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Speech by Minister for Foreign Affairs Margot Wallström, at IDEA's launch of The Global State of Democracy report
15 November 2017
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Mr. Secretary General, colleagues, distinguished guests, friends of democracy,
I’m delighted to see so many people gathered here to discuss the challenges that democracy is facing today, but also the opportunities it presents.
Democracy continues to be the only alternative when it comes to giving all individuals the opportunity to influence the society they live in, as well as their own lives.
Let me therefore begin by underlining the paramount importance of democracy in Sweden’s foreign policy. Democracy, human rights and the rule of law make up a very strong entity that are mutually reinforcing, and dependent on each other.
But we must remember that democracy is not something that can be exported, it can only be supported. Democracy is a complex affair. It must include a combination of electoral principles, deliberative and participatory components, liberal rights and not least a reasonable level of equality. Only when these perspectives work together can democracy truly flourish,
This shows that democratic rights are also duties, citizens must engage and participate in civil society, media, debates, demonstrations and so on. Democracy can never grow in a society where you only contribute by voting every four or five years.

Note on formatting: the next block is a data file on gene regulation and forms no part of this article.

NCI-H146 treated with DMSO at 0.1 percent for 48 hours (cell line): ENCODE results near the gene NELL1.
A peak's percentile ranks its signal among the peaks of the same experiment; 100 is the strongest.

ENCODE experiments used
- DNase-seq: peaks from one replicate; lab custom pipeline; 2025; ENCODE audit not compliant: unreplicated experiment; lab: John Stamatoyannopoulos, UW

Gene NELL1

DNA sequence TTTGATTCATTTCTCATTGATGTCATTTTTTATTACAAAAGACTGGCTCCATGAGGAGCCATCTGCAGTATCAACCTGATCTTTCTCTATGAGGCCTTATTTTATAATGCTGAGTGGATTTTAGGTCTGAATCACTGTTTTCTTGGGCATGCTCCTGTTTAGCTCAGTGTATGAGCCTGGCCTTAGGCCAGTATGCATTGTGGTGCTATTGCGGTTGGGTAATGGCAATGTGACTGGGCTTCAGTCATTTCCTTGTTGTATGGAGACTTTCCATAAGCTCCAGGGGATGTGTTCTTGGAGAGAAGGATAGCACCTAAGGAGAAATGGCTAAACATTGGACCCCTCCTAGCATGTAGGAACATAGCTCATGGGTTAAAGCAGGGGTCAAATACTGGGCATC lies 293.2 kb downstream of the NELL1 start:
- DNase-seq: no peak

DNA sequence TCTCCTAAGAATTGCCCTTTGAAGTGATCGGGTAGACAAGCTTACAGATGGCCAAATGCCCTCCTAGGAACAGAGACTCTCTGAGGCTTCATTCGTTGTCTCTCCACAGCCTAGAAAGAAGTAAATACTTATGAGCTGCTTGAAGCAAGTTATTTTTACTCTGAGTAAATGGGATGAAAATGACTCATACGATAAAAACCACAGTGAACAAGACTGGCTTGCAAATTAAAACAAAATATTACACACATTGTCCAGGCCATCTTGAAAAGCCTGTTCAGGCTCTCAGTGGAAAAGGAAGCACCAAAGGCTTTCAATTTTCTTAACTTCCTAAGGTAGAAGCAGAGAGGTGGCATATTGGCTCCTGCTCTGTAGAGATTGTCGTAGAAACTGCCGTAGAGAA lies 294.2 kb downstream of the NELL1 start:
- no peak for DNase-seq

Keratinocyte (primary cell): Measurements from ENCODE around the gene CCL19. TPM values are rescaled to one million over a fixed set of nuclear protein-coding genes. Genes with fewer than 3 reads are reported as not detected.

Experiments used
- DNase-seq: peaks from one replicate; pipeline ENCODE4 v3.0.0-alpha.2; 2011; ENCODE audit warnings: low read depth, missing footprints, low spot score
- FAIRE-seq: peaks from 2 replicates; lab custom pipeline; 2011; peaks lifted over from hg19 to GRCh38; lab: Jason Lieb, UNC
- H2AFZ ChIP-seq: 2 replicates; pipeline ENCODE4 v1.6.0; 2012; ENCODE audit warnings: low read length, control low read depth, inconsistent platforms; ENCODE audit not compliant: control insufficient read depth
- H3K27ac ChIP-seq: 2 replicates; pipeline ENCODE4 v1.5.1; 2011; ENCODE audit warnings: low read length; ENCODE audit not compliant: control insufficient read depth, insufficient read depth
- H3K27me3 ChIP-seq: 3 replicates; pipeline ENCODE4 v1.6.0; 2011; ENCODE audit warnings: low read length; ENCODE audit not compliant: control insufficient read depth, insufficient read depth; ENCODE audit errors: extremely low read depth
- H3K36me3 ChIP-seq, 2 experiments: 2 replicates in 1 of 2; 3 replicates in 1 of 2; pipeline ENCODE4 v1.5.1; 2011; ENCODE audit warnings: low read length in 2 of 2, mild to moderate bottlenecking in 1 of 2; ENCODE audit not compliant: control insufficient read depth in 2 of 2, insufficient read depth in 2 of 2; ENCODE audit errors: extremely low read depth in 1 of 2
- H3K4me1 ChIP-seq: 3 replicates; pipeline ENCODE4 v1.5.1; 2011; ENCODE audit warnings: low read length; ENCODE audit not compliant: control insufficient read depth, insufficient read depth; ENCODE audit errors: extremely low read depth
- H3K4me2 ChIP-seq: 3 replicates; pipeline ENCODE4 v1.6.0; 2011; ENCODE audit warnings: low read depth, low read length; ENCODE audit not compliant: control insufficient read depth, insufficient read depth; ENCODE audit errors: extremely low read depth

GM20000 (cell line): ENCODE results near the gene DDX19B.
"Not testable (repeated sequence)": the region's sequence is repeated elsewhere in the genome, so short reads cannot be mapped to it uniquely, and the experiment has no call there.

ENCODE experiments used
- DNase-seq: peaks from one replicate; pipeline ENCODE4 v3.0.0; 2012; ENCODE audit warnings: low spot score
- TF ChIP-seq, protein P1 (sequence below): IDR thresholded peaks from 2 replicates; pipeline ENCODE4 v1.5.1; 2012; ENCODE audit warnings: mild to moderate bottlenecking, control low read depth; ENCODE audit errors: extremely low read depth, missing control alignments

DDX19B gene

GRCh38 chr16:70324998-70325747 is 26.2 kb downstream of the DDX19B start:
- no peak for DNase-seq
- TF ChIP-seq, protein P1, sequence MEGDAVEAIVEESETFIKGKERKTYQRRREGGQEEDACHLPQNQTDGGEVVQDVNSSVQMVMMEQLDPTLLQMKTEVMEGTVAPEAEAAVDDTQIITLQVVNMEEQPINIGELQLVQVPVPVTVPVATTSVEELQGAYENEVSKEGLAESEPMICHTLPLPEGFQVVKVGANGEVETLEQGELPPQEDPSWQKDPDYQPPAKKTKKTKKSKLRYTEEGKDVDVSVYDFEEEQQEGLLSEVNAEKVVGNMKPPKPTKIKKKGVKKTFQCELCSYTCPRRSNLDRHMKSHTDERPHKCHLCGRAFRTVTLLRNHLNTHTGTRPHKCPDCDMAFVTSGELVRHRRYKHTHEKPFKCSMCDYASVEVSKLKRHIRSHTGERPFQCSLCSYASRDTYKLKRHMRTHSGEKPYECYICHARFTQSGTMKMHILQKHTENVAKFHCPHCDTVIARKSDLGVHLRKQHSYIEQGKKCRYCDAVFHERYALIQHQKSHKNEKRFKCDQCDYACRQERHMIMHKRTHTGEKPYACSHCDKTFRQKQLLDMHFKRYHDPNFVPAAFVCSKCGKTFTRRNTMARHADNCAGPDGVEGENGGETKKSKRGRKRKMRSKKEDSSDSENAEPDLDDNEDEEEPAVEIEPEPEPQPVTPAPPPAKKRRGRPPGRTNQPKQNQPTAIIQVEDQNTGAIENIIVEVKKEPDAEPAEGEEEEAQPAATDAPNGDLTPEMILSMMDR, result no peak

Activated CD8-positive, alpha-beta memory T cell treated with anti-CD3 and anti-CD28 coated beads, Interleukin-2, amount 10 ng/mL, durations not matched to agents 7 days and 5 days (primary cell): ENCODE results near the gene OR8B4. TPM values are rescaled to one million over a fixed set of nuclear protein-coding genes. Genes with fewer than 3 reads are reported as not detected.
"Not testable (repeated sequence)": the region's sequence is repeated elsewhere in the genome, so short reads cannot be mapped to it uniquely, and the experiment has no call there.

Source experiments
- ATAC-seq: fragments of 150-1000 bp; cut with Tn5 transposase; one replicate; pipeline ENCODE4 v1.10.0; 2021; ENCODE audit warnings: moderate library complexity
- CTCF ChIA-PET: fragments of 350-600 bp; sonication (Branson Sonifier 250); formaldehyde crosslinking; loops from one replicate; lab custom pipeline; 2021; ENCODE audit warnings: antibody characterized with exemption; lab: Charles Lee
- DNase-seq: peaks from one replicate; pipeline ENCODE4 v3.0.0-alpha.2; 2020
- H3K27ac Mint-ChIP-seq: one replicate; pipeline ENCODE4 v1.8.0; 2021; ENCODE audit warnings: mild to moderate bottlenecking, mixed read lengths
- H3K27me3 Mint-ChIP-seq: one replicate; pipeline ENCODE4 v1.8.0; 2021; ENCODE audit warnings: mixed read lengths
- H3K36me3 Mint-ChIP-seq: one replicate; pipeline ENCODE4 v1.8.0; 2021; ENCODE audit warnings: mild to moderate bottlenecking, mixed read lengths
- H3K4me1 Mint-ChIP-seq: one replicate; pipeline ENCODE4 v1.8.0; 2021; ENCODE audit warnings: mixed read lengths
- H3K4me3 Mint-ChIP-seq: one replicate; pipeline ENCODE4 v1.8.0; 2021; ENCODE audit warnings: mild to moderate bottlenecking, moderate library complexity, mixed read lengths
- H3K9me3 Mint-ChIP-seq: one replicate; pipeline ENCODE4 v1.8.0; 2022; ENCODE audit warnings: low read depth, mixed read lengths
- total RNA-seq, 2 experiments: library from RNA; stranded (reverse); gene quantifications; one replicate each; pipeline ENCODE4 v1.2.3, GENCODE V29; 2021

Today I wish to speak to you on democracy from three different perspectives:
1. The Swedish human rights reports and the trend of shrinking space
2. The necessity of women and youth in democracies
3. The European Union and growing populism
The reports on human rights, democracy and the rule of law on 135 countries, that the ministry of foreign affairs published earlier this year, show the dynamics behind democratic backsliding. These reports have been published before but for the first time they also include a democracy component.
In these reports we see a clear trend where a growing number of states limit the space available to civil society in various ways.
This is worrying since a vibrant and pluralistic civil society and a free media are essential for democracy.
Governments are increasingly persecuting organisations and individuals fighting for their freedoms of expression, assembly and opinion.
In some traditionally democratic countries too, we have seen backsliding from democratic governance and the space for civil society decrease. Not the least we see this among the European union members states where young - but until now stable - democracies are showing authoritarian tendencies.
According to the global civil society alliance, CIVICUS, ratings for October 2017, only two percent of the world’s population today live in a country with a completely open civic space.
Having a strong civil society is the foundation of all functioning democracies and we can see how shrinking space often coincides with a declining democracy. This can be seen in a range of countries such as Cambodia, Turkey, Poland or Venezuela.
Sweden continues to be in the forefront of fighting the causes of shrinking space. We work in the UN Security Council, the UN Human Rights Council and other UN agencies. The EU is an important player in promoting human rights issues around the world, but also among member states.
An area of positive but slow development is women’s rights.